Enjoy the vegetables and we’ll see you next week!

Your farmers,
Carri Heisler & Jeff Bramlett


Here are a few recipes to get you inspired:

Roasted Apple and Tomatillo Salsa

  • 1 pound tomatillos, husked and rinsed
  • 3 green apples, such as Granny Smith, quartered
  • 1/2 medium white onion
  • 3 garlic cloves, unpeeled
  • 1 jalapeño chile, stemmed
  • 2 tablespoons olive oil
  • Salt and freshly ground black pepper

1. Preheat the oven to 375°F.

2. Put the tomatillos, 2 of the apples, the onion, garlic, and jalapeño chile on a rimmed baking sheet. Toss with the olive oil and season with salt and pepper. Roast until tomatillos are softened and slightly charred, about 20 minutes.

3. Peel the garlic, then transfer all of the ingredients to a blender and puree until smooth. Season with salt and pepper.

4. Chop the remaining apple into 1/4-inch cubes and stir into the salsa before serving.

From Epicurious.com via Mexican Made Easy by Marcela Valladolid, https://www.epicurious.com/recipes/food/views/roasted-apple-and-tomatillo-salsa-395249


Roasted Cauliflower with Lemon Zest, Parsley, Capers, and Jalapeno

  • 1 head cauliflower, quartered, cored, and cut into bite-size florets
  • 3 to 4 tablespoons extra-virgin olive oil, plus extra for drizzling
  • Salt and freshly cracked pepper
  • 1 lemon
  • 1 large handful fresh parsley (about 1/2 cup/25 g), roughly chopped
  • 1 tablespoon capers
  • 1 jalapeño, seeded and thinly sliced
  • Flaky sea salt, for serving

Preheat the oven to 425°F (220°C). Spread the cauliflower on a baking sheet in a single layer. Drizzle with the oil, season generously with salt and pepper, and toss to coat. Roast the cauliflower, tossing the florets halfway through, until they are deep golden and crispy, 30 to 35 minutes total.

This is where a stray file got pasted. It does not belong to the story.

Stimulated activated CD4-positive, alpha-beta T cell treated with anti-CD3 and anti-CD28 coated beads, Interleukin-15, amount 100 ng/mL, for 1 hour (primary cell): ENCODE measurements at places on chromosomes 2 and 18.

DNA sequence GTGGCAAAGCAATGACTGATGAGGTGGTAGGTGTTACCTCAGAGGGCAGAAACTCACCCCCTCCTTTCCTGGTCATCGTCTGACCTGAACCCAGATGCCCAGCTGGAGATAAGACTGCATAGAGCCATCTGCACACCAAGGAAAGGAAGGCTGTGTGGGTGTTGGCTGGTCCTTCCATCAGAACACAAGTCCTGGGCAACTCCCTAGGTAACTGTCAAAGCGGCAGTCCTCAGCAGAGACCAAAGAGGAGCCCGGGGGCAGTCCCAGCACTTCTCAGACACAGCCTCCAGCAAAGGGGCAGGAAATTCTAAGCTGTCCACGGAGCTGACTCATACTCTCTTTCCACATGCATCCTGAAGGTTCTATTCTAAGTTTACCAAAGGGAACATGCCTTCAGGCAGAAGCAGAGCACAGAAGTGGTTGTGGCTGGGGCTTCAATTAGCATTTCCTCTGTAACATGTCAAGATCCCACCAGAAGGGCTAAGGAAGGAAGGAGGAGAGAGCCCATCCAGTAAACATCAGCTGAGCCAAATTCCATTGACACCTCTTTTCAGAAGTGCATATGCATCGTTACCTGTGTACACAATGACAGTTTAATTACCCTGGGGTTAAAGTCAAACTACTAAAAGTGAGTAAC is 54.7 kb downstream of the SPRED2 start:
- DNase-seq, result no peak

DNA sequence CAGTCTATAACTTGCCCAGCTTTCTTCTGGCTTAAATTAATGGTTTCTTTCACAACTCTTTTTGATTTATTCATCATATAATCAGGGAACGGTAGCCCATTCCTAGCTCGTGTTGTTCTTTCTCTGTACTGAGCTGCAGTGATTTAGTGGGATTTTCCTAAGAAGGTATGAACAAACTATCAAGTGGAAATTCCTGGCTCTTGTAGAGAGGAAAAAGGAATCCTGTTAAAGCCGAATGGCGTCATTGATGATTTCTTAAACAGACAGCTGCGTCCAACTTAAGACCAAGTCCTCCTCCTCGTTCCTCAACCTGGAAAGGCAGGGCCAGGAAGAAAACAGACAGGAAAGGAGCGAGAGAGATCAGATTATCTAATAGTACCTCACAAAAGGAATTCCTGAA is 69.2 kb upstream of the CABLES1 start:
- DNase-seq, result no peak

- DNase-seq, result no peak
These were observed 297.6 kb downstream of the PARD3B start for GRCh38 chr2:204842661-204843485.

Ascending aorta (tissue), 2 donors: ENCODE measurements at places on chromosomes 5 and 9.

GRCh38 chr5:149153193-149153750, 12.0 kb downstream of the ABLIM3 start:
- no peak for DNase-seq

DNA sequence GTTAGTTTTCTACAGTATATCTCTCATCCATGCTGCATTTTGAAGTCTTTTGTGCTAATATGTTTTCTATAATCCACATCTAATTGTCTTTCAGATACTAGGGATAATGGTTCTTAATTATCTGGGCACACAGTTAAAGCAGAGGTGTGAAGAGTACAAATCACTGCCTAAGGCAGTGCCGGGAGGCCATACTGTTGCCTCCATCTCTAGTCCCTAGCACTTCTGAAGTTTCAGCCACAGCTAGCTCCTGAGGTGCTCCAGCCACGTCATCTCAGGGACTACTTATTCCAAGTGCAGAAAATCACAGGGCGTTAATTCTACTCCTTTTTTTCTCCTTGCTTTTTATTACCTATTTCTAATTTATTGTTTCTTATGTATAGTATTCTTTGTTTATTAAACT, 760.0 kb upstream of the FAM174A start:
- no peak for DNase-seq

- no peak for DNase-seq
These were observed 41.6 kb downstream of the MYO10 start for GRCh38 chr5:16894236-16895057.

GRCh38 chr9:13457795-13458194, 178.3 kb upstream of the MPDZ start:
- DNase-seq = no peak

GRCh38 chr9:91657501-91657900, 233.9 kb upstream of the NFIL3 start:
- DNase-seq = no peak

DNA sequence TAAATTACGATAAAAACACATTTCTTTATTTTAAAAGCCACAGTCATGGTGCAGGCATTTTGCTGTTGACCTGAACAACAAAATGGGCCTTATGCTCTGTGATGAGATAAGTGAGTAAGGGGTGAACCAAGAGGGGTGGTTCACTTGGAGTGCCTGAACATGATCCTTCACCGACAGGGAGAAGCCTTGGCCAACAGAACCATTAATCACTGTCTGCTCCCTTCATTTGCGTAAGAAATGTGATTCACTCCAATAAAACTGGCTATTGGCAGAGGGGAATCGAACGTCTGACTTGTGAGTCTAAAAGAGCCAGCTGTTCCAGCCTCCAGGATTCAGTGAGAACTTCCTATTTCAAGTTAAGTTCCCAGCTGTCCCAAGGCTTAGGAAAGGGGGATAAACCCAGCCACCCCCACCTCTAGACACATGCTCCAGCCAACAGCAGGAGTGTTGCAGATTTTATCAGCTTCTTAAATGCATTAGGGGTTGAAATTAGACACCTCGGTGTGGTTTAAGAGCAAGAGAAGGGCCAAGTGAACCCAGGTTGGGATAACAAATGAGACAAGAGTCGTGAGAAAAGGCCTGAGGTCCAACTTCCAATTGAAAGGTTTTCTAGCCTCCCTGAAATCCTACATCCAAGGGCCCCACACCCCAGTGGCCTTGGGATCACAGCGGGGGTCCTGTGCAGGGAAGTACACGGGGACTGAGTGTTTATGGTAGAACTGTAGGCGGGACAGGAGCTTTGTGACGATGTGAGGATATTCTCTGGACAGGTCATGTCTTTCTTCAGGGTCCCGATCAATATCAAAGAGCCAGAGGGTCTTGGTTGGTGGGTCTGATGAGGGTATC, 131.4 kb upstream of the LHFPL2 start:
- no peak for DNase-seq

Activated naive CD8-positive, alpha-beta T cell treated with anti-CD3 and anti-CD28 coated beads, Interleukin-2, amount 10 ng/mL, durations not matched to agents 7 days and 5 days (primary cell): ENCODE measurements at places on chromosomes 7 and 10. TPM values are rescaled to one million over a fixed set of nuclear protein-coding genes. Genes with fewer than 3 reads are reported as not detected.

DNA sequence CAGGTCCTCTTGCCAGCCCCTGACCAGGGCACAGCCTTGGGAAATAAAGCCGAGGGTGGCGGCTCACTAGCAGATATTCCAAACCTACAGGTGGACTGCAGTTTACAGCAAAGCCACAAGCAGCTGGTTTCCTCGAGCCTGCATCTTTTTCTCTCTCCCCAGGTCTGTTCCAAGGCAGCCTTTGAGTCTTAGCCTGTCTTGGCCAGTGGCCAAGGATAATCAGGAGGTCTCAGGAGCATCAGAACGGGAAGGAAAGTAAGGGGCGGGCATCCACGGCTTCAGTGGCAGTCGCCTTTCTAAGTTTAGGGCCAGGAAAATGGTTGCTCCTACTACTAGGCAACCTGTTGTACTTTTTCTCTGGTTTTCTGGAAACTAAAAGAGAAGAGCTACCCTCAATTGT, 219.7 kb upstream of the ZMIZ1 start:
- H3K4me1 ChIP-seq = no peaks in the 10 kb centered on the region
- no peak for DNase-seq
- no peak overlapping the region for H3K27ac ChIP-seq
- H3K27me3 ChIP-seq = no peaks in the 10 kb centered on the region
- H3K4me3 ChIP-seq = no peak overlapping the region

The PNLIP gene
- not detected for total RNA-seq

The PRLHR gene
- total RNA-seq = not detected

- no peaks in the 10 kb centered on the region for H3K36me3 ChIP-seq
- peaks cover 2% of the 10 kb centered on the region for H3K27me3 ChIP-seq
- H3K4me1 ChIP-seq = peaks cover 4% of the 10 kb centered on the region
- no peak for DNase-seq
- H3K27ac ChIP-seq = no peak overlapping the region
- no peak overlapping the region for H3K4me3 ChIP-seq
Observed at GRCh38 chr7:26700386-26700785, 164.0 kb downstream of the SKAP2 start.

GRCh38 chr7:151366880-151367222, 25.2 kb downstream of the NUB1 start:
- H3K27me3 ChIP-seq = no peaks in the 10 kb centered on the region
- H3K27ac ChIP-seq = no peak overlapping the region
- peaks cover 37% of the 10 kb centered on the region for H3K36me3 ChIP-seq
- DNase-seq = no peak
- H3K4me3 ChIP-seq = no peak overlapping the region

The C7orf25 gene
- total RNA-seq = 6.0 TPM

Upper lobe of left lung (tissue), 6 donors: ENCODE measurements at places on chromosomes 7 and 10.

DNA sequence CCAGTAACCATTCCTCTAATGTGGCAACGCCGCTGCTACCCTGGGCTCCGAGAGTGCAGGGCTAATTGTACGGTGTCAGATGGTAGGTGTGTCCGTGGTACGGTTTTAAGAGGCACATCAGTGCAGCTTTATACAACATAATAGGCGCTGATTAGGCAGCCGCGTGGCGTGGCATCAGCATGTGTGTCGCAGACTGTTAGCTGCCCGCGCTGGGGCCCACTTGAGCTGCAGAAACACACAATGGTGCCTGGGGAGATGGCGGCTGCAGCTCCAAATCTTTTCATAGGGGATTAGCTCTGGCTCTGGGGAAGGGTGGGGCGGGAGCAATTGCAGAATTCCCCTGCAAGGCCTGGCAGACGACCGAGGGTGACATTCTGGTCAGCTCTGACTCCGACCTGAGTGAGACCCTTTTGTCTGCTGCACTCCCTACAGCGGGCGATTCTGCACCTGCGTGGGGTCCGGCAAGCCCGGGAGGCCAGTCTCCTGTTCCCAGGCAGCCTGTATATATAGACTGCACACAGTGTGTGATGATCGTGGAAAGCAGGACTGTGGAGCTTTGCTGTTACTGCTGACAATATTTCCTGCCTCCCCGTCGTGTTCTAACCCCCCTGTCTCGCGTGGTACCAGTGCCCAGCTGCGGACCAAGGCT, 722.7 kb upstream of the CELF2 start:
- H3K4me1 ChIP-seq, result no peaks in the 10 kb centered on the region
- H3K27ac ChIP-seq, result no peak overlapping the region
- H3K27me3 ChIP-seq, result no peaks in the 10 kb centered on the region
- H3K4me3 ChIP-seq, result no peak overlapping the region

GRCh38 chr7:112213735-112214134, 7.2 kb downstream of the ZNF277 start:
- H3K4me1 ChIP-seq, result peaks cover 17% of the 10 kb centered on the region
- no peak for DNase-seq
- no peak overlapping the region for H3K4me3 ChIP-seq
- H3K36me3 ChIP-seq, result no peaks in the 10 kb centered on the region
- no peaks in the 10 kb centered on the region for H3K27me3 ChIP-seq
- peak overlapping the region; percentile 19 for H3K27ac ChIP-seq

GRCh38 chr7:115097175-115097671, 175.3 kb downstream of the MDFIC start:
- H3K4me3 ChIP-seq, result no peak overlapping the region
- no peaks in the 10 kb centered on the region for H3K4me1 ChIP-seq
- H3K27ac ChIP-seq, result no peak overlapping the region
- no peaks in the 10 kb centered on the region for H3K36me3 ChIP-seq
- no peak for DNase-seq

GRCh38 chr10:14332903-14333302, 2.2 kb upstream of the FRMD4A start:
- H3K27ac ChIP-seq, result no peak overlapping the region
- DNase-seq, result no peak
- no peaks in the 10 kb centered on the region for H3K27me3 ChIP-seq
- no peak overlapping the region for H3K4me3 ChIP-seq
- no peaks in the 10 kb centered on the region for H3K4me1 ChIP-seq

While the cauliflower is roasting, use a vegetable peeler to peel 3 strips of zest from the lemon. Cut each strip crosswise into very thin slices. Cut the lemon in half, reserving one half and storing the other for another use.

Transfer the roasted cauliflower to a serving bowl. Top it with the parsley, capers, jalapeño, and sliced lemon zest. Squeeze the mixture with the lemon half and drizzle it with more oil. Toss to coat all of the ingredients, and sprinkle with a pinch or two of the flaky salt.

From Epicurious.com via Cook Beautiful by Athena Calderone, https://www.epicurious.com/recipes/food/views/roasted-cauliflower-with-lemon-zest-parsley-capers-and-jalapeno


Italian Parsley and Beet Salad

  • 1/4 cup fresh orange juice
  • 1 tablespoon fresh lemon juice
  • 1/4 cup extra-virgin olive oil plus more for drizzling
  • 2 1/4 pounds assorted beets with greens (such as Chioggia, white, golden, and red; 1 1/2 pounds if already trimmed)
  • 1/4 small red onion
  • 1 1/4 cups Italian (flat-leaf) parsley leaves (from 1 bunch), torn if desired

Whisk together juices, oil, and 1/2 teaspoon each of salt and pepper in a large bowl.

Trim beets, leaving 1 inch of stems attached, then peel.

Using stems as a handle, slice beets paper-thin (less than 1/8 inch thick) with slicer (wear protective gloves to avoid staining hands), then cut slices into very thin matchsticks.

Thinly slice onion with slicer.

Toss beets, onion, and parsley with dressing and season with salt. Let stand, tossing occasionally, 30 minutes to soften beets and allow flavors to develop.

Toss again and season with salt and pepper before serving drizzled with additional oil.